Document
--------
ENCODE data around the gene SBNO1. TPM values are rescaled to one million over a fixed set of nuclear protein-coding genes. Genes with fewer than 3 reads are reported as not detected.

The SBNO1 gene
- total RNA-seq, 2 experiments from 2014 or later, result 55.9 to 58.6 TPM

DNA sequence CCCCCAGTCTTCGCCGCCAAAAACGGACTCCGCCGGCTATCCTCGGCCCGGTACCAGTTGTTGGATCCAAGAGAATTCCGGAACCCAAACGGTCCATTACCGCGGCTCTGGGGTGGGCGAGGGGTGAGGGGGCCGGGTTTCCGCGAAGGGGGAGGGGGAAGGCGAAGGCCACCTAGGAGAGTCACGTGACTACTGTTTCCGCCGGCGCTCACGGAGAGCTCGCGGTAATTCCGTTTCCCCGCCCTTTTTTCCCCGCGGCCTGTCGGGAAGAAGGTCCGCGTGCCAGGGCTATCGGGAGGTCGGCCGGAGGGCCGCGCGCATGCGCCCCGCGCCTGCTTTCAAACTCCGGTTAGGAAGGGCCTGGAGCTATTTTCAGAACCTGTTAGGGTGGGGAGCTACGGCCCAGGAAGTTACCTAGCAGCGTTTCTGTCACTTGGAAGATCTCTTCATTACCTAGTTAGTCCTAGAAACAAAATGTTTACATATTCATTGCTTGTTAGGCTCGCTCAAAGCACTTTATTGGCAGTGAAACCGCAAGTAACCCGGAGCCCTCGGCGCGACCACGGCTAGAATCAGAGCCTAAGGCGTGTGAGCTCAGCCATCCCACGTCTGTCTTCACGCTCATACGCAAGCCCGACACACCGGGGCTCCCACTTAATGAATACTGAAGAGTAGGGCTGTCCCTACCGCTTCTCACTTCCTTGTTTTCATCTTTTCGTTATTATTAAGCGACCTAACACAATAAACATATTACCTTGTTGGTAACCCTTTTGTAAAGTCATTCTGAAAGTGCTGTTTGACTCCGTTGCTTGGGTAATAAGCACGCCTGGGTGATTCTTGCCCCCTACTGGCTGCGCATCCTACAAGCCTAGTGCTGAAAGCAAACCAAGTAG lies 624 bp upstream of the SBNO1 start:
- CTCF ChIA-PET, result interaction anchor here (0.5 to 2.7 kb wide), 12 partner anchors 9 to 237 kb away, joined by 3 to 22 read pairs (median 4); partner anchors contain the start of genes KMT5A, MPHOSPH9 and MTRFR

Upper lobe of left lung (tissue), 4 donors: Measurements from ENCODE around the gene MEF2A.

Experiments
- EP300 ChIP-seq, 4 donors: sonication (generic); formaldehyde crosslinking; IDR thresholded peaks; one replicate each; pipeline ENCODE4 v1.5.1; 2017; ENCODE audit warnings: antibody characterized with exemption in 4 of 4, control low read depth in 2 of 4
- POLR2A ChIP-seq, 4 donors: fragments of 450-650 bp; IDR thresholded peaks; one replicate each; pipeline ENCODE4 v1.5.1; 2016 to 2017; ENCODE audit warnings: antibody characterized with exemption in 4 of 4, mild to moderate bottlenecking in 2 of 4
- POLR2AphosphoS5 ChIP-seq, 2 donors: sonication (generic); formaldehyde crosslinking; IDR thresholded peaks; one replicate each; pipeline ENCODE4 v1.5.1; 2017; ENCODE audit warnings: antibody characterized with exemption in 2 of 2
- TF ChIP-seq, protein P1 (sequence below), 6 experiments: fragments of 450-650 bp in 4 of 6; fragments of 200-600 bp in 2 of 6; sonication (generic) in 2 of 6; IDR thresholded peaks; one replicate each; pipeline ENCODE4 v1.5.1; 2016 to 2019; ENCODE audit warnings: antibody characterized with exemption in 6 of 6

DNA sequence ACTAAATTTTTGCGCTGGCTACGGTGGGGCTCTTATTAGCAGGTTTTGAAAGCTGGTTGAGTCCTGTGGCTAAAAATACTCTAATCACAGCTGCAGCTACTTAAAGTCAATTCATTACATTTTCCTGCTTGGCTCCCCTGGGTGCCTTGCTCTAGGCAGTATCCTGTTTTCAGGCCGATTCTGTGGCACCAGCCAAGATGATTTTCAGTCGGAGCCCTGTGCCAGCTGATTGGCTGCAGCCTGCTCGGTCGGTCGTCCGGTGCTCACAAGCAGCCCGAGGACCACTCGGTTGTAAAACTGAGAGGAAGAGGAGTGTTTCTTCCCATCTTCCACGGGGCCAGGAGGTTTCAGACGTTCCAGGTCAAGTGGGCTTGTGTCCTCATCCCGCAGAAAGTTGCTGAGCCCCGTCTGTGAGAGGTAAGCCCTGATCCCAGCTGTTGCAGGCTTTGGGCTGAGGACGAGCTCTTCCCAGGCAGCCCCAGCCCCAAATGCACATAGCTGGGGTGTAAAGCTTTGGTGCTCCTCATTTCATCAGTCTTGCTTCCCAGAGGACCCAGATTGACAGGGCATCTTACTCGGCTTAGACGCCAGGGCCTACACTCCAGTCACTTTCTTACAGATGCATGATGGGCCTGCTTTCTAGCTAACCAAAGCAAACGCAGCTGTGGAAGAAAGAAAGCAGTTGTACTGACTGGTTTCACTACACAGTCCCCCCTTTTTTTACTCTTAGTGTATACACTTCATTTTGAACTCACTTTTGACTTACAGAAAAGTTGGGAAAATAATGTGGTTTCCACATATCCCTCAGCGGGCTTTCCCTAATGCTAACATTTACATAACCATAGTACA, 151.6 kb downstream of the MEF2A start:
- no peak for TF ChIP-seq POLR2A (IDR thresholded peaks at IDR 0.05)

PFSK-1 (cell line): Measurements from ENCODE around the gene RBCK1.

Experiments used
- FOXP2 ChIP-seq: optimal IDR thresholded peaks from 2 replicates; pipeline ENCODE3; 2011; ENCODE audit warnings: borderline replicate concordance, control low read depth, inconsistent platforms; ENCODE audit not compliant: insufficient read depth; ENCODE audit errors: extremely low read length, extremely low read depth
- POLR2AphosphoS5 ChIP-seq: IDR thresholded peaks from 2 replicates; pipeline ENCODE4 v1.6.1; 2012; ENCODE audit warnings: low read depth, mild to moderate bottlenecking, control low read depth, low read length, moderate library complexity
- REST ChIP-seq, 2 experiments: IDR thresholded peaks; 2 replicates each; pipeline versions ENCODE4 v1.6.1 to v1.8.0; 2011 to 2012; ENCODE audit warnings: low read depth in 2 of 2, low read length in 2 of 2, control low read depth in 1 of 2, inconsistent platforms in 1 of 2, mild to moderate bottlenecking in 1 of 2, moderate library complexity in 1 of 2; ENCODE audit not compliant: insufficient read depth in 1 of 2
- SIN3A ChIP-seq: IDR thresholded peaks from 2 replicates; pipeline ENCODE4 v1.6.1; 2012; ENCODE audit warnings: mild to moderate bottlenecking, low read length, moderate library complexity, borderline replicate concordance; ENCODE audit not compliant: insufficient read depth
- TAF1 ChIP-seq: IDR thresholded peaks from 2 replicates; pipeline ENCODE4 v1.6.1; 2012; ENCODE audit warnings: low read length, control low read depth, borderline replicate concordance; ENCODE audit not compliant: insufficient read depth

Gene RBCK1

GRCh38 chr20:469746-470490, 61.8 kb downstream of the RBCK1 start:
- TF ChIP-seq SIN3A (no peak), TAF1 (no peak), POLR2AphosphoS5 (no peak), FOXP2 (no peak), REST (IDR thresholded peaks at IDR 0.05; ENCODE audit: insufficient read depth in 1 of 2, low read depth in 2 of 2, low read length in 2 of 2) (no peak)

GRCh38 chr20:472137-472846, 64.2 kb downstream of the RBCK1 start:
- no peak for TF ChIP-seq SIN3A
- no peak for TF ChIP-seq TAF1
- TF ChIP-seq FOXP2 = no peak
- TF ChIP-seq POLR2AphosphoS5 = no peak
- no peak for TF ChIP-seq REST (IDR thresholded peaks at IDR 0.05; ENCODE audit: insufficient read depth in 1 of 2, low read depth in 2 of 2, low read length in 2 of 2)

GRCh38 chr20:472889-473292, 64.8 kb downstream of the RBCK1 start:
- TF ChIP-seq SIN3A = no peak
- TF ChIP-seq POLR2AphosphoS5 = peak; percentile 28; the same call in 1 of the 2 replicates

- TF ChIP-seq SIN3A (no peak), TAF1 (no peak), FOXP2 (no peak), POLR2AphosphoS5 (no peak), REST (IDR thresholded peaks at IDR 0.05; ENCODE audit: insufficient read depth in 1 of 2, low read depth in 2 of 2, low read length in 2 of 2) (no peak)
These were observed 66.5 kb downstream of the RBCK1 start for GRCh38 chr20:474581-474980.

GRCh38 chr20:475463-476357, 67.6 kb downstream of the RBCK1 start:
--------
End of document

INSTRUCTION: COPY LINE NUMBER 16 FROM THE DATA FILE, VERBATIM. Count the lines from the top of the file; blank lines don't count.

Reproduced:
- FOXP2 ChIP-seq: optimal IDR thresholded peaks from 2 replicates; pipeline ENCODE3; 2011; ENCODE audit warnings: borderline replicate concordance, control low read depth, inconsistent platforms; ENCODE audit not compliant: insufficient read depth; ENCODE audit errors: extremely low read length, extremely low read depth